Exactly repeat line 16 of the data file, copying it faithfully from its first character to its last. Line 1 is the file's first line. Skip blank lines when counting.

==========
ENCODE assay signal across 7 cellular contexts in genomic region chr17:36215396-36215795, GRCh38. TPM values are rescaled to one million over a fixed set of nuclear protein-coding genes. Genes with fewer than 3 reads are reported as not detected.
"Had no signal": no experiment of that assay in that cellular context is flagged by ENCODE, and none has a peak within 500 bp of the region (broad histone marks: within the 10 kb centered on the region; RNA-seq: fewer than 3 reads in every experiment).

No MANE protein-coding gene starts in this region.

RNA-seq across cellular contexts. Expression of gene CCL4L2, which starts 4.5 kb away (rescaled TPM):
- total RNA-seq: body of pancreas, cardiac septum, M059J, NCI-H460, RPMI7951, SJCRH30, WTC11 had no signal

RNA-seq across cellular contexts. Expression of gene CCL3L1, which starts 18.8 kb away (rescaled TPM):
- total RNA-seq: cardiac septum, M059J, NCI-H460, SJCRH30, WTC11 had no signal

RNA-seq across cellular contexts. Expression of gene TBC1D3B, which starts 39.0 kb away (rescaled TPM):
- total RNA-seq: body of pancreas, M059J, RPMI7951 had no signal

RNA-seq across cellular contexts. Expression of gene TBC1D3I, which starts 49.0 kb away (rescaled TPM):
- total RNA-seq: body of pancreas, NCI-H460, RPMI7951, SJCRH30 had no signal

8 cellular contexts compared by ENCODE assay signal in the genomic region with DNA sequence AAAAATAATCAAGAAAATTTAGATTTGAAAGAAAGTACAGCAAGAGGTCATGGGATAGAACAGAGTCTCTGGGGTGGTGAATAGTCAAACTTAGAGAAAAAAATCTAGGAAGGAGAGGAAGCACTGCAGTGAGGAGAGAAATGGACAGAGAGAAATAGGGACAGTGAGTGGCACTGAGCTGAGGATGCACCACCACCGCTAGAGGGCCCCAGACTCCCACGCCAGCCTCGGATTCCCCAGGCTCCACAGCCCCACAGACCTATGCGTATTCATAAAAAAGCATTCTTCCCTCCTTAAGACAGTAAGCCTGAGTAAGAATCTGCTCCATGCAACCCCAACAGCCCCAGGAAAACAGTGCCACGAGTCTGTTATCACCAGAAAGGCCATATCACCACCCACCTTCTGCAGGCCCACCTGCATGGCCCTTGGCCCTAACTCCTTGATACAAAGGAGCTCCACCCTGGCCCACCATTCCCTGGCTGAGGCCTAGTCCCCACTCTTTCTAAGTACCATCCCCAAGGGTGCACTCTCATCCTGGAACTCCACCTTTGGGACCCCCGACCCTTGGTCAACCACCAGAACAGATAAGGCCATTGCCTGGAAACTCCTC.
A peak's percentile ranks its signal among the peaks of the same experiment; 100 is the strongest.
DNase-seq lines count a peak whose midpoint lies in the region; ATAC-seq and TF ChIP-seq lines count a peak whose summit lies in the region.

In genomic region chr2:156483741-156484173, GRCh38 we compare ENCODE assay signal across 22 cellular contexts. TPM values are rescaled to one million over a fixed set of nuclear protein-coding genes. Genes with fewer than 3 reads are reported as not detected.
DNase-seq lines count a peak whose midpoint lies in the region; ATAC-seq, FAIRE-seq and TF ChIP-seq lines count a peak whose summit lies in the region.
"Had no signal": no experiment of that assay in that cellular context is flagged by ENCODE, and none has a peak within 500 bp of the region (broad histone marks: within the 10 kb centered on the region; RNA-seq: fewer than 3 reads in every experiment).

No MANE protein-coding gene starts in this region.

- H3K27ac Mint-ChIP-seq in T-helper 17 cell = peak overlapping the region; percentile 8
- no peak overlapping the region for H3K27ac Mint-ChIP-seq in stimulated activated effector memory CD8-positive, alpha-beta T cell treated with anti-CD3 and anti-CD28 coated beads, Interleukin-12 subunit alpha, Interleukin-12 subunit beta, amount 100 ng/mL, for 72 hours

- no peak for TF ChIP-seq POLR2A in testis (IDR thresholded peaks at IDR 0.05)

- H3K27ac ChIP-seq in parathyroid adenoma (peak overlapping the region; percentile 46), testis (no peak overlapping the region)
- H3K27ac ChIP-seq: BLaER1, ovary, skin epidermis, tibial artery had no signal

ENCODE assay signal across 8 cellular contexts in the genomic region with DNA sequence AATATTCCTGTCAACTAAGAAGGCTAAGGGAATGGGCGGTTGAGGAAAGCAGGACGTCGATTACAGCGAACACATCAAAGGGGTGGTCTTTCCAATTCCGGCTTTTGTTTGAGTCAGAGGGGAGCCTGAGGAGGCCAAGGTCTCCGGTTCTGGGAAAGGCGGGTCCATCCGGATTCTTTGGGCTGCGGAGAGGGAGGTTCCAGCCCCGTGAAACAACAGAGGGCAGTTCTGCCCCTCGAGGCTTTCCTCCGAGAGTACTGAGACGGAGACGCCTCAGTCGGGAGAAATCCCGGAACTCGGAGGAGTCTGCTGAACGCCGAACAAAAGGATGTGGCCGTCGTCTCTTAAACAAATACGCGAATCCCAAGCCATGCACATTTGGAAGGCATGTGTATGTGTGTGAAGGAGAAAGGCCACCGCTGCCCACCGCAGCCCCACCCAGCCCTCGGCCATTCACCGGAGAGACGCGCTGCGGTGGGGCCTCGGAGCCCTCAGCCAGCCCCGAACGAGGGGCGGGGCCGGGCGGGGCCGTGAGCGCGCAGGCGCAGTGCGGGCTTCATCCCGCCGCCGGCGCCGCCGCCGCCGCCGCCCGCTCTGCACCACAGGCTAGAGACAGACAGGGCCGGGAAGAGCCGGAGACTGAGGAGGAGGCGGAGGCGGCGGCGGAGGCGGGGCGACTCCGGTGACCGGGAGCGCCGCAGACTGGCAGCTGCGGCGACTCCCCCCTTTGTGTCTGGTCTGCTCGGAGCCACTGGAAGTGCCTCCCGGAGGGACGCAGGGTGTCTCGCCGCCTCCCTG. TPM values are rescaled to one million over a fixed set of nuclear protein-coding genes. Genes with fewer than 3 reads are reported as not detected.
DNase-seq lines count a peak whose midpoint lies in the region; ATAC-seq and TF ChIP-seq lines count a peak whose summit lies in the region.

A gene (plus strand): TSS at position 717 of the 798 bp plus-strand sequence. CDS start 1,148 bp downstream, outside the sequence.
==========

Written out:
DNase-seq lines count a peak whose midpoint lies in the region; ATAC-seq, FAIRE-seq and TF ChIP-seq lines count a peak whose summit lies in the region.